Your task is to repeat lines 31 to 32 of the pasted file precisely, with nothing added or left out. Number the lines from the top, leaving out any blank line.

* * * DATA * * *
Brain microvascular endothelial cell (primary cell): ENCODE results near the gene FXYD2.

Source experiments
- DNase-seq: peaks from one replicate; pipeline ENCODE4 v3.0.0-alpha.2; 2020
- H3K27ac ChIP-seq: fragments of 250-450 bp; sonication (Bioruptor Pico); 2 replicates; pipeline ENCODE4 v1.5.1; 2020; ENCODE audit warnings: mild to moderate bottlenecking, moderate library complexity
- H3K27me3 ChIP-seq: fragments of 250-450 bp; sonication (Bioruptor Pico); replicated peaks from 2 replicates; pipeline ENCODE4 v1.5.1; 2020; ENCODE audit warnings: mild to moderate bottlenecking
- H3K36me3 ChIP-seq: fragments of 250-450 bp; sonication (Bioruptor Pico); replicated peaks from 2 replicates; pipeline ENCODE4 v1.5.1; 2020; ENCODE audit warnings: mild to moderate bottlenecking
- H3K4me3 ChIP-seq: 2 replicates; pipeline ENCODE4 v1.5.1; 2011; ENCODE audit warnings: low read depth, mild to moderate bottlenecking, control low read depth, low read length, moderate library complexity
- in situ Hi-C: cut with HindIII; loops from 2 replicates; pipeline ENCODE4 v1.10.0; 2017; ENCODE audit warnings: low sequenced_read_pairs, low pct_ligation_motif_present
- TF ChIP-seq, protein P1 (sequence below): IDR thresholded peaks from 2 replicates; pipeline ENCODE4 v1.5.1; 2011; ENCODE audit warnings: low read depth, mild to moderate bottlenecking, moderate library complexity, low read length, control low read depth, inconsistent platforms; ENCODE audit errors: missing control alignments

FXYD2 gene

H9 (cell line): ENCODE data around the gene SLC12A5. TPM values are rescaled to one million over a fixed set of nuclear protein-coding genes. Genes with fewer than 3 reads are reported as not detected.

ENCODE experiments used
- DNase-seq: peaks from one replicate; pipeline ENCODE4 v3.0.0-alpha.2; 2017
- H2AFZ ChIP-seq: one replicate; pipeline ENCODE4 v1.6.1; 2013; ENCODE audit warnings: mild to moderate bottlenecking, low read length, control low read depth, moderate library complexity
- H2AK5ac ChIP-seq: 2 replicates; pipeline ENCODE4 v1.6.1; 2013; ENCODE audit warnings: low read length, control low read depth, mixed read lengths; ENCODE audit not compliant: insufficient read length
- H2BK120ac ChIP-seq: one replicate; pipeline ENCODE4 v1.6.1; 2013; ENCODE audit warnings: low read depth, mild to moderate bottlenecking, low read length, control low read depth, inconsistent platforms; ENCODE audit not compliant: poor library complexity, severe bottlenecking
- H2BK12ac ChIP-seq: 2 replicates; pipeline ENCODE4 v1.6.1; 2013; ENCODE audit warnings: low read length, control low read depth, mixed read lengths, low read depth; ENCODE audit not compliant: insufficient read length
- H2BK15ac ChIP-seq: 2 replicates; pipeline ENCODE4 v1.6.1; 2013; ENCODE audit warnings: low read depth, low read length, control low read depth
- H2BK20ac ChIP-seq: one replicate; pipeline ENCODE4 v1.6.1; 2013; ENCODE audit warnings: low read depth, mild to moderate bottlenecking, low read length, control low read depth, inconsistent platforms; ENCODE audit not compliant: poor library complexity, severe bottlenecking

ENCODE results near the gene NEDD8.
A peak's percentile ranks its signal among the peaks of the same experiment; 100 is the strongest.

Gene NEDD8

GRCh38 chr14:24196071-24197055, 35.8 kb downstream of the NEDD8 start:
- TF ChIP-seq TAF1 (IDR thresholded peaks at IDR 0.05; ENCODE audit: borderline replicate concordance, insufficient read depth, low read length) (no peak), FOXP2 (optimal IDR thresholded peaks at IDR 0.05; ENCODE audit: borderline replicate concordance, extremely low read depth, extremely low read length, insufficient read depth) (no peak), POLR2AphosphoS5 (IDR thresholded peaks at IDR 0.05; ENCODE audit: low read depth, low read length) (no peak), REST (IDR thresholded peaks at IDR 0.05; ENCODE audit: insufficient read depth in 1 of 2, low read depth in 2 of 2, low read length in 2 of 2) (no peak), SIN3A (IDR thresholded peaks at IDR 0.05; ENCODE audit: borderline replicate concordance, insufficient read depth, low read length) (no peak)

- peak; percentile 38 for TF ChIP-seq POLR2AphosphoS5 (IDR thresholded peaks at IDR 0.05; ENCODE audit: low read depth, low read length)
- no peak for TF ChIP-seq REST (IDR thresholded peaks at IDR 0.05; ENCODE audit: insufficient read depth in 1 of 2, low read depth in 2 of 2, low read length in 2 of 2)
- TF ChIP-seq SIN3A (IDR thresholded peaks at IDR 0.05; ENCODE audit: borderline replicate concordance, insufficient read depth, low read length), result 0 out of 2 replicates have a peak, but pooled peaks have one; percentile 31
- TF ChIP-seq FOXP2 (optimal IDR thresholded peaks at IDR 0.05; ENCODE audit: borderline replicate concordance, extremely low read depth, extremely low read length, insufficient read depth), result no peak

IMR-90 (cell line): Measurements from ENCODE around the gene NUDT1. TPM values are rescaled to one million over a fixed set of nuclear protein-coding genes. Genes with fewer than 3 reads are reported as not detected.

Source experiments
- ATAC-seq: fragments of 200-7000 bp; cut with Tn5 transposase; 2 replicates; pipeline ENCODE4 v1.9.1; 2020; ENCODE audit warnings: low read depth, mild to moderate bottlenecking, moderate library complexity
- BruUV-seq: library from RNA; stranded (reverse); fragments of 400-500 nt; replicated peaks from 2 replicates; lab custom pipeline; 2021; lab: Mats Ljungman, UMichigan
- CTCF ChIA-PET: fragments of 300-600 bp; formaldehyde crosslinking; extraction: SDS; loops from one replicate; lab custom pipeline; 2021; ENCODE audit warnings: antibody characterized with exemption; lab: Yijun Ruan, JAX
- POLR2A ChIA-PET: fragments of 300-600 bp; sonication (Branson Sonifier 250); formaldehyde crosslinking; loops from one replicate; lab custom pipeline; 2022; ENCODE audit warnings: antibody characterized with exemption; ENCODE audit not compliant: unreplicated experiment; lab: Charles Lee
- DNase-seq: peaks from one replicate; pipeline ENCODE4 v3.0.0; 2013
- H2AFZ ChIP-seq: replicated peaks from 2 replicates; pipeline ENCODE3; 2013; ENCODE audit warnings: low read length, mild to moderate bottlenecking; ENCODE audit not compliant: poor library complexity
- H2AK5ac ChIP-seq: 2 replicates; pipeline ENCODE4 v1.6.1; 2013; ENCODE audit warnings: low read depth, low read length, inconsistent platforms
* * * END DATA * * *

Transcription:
- ATAC-seq: fragments of 200-7000 bp; cut with Tn5 transposase; 2 replicates; pipeline ENCODE4 v1.9.1; 2020; ENCODE audit warnings: low read depth, mild to moderate bottlenecking, moderate library complexity
- BruUV-seq: library from RNA; stranded (reverse); fragments of 400-500 nt; replicated peaks from 2 replicates; lab custom pipeline; 2021; lab: Mats Ljungman, UMichigan